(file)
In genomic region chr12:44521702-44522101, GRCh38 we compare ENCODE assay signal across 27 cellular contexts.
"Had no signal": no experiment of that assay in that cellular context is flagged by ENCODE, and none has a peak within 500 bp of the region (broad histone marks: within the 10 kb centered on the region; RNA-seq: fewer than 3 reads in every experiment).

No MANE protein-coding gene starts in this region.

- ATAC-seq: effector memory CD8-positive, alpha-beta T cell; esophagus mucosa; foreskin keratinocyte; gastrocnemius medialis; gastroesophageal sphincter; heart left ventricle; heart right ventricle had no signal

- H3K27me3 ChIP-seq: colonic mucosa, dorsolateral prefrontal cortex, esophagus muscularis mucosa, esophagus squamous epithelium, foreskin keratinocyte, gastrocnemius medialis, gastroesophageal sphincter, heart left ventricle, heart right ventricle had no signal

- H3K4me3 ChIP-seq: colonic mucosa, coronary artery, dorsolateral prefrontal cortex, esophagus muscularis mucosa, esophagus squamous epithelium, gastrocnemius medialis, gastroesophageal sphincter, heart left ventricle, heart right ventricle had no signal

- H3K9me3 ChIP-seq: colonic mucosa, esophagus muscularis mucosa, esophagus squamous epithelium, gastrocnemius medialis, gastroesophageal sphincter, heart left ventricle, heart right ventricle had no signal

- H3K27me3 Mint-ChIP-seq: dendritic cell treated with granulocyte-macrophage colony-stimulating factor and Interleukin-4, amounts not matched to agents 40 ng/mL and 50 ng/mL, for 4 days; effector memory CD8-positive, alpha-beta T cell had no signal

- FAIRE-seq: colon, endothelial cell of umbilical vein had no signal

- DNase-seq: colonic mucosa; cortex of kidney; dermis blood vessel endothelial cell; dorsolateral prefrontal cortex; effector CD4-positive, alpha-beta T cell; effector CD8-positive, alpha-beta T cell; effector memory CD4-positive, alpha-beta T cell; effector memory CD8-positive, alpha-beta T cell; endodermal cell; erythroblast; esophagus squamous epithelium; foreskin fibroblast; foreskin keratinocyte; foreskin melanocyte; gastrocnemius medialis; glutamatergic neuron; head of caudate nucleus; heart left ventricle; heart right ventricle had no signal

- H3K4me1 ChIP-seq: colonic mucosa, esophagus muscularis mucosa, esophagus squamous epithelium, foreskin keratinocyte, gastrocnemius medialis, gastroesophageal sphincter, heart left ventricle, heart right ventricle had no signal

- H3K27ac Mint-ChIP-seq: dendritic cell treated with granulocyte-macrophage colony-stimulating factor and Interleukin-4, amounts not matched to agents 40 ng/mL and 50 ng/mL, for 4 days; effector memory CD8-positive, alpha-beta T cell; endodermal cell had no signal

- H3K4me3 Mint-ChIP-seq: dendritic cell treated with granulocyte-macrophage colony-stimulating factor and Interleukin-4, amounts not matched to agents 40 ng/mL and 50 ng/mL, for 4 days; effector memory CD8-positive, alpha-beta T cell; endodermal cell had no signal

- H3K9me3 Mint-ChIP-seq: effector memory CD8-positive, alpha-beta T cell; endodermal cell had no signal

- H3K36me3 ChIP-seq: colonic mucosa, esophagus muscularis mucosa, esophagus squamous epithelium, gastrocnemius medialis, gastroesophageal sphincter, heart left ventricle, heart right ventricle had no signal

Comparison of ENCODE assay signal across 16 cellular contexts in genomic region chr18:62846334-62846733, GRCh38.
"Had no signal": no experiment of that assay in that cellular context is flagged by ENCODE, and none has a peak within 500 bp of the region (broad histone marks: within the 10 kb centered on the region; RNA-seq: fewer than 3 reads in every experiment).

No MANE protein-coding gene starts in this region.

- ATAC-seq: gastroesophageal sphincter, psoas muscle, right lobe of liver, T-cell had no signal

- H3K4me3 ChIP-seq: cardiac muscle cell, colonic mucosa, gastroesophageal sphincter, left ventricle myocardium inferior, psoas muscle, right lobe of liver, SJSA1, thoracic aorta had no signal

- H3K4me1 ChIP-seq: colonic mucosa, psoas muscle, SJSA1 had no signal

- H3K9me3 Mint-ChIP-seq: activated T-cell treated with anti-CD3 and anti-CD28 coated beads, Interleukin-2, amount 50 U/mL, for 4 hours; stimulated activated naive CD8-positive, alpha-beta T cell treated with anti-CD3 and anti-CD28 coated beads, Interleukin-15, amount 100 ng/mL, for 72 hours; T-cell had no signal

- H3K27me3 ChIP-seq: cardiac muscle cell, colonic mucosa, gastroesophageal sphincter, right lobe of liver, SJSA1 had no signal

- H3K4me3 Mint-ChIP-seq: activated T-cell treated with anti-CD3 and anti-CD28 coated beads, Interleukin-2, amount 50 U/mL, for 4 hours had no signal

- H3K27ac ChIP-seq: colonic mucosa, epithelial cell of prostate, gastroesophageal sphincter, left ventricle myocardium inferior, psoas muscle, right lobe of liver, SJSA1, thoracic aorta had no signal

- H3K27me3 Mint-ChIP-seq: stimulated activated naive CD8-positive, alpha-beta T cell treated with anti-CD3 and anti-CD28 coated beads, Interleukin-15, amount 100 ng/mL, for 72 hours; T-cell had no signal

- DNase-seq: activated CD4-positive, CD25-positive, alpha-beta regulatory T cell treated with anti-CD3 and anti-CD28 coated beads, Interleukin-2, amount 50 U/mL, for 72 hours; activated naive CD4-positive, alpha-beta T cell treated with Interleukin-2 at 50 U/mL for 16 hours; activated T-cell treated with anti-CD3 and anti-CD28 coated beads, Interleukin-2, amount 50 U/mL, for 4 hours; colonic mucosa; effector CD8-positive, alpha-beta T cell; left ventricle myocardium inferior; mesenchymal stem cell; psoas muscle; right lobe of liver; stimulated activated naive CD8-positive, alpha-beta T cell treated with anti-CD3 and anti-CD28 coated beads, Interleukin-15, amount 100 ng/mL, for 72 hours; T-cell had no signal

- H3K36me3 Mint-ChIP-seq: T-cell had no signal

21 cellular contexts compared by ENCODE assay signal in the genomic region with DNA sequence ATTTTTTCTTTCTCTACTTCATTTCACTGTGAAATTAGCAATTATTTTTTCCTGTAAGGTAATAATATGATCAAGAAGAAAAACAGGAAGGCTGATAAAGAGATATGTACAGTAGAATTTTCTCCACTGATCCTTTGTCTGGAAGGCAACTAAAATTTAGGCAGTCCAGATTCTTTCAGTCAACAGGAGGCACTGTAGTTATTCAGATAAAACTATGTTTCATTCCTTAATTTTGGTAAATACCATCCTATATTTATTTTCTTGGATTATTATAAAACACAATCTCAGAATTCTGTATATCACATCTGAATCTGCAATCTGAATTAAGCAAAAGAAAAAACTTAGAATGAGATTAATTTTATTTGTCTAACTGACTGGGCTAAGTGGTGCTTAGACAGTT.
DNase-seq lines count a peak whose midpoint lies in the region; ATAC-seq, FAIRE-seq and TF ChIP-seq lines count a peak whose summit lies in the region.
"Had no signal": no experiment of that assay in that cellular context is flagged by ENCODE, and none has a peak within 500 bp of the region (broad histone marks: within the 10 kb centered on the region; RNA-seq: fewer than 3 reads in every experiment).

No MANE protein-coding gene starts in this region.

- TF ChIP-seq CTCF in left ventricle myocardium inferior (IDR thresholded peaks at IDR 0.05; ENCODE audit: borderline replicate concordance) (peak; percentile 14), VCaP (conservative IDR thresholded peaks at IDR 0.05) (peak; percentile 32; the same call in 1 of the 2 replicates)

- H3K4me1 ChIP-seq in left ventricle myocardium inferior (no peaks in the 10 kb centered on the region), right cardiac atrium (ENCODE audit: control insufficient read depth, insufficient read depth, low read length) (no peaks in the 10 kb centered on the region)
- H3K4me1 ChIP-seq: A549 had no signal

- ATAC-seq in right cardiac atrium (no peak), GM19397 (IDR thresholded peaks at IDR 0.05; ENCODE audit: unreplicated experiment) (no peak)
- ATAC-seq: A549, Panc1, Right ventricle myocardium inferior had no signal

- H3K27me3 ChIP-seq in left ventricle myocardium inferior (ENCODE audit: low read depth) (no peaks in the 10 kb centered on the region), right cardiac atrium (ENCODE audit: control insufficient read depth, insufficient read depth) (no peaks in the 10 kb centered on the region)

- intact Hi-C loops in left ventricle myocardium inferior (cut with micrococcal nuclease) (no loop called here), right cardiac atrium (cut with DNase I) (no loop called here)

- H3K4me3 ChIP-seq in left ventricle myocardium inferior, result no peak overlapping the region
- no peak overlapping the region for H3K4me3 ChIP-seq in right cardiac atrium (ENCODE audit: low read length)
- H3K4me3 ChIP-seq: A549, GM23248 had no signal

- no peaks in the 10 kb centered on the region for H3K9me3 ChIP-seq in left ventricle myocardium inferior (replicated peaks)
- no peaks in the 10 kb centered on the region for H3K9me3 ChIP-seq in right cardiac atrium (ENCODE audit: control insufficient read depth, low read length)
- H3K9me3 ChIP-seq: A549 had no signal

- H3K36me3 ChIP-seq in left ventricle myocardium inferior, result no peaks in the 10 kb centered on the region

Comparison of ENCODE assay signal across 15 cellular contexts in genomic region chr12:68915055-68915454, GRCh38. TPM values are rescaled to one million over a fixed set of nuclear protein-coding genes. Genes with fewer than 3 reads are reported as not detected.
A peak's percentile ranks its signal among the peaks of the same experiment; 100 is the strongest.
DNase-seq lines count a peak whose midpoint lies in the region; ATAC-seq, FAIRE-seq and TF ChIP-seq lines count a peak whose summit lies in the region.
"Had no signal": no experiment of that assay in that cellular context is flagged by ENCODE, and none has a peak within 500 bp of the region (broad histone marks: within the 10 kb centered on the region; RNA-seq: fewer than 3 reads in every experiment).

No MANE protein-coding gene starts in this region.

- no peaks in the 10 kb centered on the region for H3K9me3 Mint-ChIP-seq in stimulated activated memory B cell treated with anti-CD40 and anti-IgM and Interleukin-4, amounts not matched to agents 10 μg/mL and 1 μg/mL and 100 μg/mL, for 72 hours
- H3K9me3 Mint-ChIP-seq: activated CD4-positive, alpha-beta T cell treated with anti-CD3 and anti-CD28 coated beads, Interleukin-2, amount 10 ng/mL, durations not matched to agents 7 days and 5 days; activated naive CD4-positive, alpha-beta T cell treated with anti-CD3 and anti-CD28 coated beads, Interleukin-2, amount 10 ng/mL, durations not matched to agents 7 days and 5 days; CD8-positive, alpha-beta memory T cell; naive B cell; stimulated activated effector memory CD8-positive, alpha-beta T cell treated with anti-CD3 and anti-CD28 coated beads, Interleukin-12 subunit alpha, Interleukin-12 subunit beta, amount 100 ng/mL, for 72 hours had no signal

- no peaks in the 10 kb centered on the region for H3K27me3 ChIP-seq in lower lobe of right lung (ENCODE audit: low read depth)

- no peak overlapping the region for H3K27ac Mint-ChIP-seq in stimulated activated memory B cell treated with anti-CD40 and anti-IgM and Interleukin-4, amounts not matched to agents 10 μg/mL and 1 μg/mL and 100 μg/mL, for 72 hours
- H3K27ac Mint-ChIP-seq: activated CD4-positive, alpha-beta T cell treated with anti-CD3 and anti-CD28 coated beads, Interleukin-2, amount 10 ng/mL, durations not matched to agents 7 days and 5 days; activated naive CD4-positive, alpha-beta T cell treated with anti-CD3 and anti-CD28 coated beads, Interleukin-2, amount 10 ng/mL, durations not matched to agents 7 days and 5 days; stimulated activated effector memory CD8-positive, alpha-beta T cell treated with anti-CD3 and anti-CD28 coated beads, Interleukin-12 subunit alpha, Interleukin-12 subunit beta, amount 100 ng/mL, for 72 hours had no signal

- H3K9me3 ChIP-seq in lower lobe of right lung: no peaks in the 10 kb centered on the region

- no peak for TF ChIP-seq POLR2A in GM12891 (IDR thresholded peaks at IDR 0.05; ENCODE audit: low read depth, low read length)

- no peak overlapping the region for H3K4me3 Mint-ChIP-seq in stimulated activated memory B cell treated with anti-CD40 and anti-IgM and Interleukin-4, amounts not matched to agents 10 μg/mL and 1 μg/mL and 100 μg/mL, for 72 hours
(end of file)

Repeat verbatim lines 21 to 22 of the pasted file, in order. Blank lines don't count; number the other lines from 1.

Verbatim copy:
- H3K4me1 ChIP-seq: colonic mucosa, psoas muscle, SJSA1 had no signal

- H3K9me3 Mint-ChIP-seq: activated T-cell treated with anti-CD3 and anti-CD28 coated beads, Interleukin-2, amount 50 U/mL, for 4 hours; stimulated activated naive CD8-positive, alpha-beta T cell treated with anti-CD3 and anti-CD28 coated beads, Interleukin-15, amount 100 ng/mL, for 72 hours; T-cell had no signal